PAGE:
Visiting Place Bellecour, Lyon, France: splendid square with equestrian statue of King Louis XIV
French history witnessed by changing names
Place Bellecour in Lyon, France, is a splendid public square in the Downtown area, itself on a island in the Rhône River.
Some history and features
At 62,000 sq. metres, it is among the largest public squares in France and is bigger than Red Square, Moscow.
In addition to the elegant frontages of the buildings which face the wide square, there are at least two especially well known features for which the square is remembered.
Firstly, an equestrian statue of King Louis XIV is in the centre of Place Bellecour. This imposing statue — in its day, the largest bronze casting — was the work of François-Frédéric Lemot (1772-1827). Beside the main statue are two smaller ones by the Coustou brothers, by way of allegorical representations of the Rhône and Saône Rivers. Lemot's statue was inaugurated in 1826.
Secondly, not close to the square, but overlooking the city to which there is an especially advantageous view from Place Bellecour, is the church of Fourvière (French: Notre-Dame de Fourvière ). This striking basilica was built between 1872 and 1884. In Neo-Gothic style, it looks particularly imposing at its elevated location when floodlit.
Originally belonging to the Archbishop of Lyon, the name Bellecourt dates from the 16th century. In 1708, King Louis XIV gained possession of the square, which became known as place Royale (surprise?). After the French Revolution, it was known as place de l'Egalité (Equality Square). In turn, it was successively named place Bonaparte and place Napoléon . When the republican form of government eventually took root in France, the name of the square reverted to its 16th century one: place Bellecour (1).
Lyon is situated in France's Rhône department, within the Rhône-Alpes region.
(1) Almost unbelievably, other names also were given to the square as history took it course.
Note on spelling
The usual French spelling for the name of the city is Lyon. In English, particularly in the past, the city has been referred to as Lyons. However, there is also an increasing tendency among some writers in English to give the French spelling, Lyon; I have adhered to this spelling.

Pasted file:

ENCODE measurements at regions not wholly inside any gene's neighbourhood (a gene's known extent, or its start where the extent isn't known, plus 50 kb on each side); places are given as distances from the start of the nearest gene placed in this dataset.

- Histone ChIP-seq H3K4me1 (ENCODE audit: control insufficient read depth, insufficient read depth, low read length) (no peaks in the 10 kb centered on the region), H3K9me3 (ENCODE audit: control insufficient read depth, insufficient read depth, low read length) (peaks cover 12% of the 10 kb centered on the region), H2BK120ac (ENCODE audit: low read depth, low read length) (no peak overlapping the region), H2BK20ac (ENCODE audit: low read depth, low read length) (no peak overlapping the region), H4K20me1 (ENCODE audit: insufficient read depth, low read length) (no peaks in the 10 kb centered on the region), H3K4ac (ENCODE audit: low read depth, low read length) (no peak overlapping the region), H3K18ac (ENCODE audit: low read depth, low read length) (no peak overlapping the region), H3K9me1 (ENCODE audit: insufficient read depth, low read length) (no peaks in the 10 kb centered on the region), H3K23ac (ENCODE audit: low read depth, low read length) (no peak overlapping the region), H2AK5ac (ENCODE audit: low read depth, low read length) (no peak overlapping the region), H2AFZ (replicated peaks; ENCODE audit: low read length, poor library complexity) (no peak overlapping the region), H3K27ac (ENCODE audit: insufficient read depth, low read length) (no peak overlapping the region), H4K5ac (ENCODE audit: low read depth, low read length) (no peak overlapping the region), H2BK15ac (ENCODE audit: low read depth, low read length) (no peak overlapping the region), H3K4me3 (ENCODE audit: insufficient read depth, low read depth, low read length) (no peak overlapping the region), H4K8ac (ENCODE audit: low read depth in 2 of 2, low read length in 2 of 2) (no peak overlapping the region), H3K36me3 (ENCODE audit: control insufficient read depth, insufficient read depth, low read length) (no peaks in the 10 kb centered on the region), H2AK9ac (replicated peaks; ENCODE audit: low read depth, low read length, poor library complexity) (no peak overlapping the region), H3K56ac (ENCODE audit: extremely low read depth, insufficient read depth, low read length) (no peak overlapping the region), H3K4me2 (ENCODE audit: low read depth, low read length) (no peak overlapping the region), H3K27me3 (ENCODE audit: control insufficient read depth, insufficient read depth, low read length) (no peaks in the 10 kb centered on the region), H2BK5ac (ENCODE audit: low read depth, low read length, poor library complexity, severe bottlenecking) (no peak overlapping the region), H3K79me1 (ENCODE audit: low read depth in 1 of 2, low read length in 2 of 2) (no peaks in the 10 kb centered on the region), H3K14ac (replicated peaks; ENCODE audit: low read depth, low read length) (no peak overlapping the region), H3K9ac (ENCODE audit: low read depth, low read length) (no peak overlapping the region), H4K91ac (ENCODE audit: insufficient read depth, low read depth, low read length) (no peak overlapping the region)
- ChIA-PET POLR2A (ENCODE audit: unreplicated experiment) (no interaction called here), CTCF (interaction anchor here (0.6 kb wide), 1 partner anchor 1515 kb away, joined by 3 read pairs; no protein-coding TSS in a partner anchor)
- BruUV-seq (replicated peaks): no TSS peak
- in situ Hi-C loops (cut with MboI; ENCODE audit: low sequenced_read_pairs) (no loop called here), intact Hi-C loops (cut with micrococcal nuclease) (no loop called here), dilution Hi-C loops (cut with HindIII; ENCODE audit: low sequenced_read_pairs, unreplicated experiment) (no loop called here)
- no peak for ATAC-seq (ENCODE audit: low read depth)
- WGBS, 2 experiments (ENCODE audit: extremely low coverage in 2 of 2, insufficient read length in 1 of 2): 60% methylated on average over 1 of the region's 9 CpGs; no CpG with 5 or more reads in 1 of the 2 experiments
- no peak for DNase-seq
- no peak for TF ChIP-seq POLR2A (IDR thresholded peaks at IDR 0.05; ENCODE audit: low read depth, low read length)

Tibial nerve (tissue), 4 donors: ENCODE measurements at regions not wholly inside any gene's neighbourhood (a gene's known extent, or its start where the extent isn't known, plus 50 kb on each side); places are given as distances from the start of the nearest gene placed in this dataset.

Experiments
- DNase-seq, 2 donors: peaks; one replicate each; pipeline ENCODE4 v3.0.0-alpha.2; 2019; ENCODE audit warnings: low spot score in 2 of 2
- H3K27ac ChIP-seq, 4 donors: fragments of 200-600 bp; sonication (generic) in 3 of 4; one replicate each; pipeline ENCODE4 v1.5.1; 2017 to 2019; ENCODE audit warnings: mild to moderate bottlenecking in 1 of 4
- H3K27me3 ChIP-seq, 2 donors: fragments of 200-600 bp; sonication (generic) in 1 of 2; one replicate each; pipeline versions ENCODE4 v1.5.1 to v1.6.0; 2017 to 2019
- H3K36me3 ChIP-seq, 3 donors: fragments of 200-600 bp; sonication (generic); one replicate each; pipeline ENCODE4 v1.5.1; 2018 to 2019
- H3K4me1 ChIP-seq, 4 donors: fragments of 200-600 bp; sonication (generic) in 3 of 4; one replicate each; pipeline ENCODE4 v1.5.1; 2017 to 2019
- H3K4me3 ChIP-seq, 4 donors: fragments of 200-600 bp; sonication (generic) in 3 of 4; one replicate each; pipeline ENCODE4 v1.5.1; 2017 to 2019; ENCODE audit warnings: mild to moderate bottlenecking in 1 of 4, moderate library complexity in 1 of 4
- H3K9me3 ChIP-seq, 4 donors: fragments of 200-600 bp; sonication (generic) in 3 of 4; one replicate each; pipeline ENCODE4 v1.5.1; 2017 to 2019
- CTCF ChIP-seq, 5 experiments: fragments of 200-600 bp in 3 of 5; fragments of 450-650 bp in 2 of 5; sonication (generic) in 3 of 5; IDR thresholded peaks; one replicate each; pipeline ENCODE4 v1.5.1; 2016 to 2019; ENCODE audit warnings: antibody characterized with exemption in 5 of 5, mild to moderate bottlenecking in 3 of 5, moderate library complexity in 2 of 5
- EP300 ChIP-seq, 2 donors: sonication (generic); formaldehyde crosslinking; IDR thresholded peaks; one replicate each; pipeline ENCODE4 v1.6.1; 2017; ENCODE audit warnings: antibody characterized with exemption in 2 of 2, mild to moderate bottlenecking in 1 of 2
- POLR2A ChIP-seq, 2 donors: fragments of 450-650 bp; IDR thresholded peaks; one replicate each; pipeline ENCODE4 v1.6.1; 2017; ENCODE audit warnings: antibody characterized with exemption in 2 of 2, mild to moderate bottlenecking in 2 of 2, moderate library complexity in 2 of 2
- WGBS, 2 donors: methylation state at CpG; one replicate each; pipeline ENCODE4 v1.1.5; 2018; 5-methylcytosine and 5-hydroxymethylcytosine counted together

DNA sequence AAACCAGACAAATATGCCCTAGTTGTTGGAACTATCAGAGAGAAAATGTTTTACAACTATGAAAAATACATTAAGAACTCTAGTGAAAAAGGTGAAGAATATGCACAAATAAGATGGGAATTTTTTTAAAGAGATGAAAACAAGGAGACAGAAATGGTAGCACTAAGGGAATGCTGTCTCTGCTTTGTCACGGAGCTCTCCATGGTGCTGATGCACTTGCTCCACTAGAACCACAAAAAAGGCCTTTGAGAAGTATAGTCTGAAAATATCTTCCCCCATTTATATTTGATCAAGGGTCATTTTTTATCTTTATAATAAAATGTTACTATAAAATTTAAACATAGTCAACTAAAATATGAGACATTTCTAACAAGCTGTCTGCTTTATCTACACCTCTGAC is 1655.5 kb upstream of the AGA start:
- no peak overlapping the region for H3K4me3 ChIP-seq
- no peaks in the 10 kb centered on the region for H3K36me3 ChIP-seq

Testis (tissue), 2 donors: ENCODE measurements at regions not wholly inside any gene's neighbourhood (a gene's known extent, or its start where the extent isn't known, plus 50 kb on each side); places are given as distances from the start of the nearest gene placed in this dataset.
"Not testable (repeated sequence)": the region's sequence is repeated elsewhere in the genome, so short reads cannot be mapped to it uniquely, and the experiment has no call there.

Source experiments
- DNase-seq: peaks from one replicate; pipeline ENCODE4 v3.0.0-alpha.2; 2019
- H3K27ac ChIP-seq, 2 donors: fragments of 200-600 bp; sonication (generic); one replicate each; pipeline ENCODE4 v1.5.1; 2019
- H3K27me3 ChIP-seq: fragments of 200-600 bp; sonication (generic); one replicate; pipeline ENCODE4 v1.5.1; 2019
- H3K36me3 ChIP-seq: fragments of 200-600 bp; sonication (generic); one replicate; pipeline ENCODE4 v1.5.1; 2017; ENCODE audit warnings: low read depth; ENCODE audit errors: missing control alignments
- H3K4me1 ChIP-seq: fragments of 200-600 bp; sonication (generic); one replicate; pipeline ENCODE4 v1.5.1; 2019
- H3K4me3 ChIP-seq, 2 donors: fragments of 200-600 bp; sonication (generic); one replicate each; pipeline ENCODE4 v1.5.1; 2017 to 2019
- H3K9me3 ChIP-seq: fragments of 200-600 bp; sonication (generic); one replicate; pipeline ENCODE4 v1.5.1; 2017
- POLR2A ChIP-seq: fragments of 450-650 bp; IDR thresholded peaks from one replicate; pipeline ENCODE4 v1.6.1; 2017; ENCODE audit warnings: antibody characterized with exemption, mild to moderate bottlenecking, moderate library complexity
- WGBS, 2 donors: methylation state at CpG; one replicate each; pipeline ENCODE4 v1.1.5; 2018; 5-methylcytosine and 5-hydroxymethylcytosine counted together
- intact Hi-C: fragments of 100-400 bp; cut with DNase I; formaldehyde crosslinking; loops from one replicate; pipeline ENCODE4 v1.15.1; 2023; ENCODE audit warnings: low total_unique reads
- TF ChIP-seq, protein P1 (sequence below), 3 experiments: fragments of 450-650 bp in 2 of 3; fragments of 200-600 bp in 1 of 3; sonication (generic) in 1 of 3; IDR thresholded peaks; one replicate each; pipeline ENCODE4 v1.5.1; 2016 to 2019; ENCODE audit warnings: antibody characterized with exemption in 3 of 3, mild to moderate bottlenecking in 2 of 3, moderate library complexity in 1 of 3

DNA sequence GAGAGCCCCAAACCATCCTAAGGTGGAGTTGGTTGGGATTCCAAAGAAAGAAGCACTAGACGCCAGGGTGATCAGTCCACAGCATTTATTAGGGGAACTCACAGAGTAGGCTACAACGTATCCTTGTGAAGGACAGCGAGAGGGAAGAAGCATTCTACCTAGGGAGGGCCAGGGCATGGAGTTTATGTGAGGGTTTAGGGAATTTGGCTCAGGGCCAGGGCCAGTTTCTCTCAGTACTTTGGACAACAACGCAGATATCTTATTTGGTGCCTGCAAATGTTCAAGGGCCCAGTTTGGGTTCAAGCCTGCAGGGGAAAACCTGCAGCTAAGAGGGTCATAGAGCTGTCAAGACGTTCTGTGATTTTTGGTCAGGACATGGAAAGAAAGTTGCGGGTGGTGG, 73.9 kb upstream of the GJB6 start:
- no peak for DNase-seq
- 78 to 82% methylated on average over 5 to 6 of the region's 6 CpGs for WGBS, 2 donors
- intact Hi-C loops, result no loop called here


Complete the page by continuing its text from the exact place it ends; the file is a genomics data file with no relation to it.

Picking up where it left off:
Also worth seeing
In Lyon itself, other visitor attractions abound; a few of these include: the Tower of the Charité hospital, adjacent to Place Bellecour; the Cathedral of Saint-Jean; the Gallo-Roman theatre; the City Hall (French: Hôtel de ville ); the Stock Exchange building (French: Palais de la Bourse )
Geneva , Switzerland (distance: 154 kilometres) is within striking distance of Lyon; famous landmarks include the water jet on Lake Geneva; the Cathedral church of St. Pierre; the Reformation Monument; Geneva University; the Palace of the United Nations.
How to get there: Air France flies from New York (JFK) to Lyon (Aéroport Lyon Saint-Exupéry ), where car rental is available. Please check with the airline or your travel agent for up to date information. Please refer to appropriate consular sources for any special border crossing arrangements which may apply to citizens of certain nationalities.
MJFenn is an independent travel writer based in Ontario, Canada.
Other of my hubpages may also be of interest
- Visiting Geneva, Switzerland and its Mont Blanc Bridge: panorama point and coming together
- Visiting Geneva University, Geneva, Switzerland: leading European centre of learning
- Visiting the Paris Opera, France: amazingly opulent architecture
- Visiting Perpignan, France: refracting past sovereignties
- Visiting the Longchamp Palace, Marseille, France: 19th century grandeur, with fine gardens
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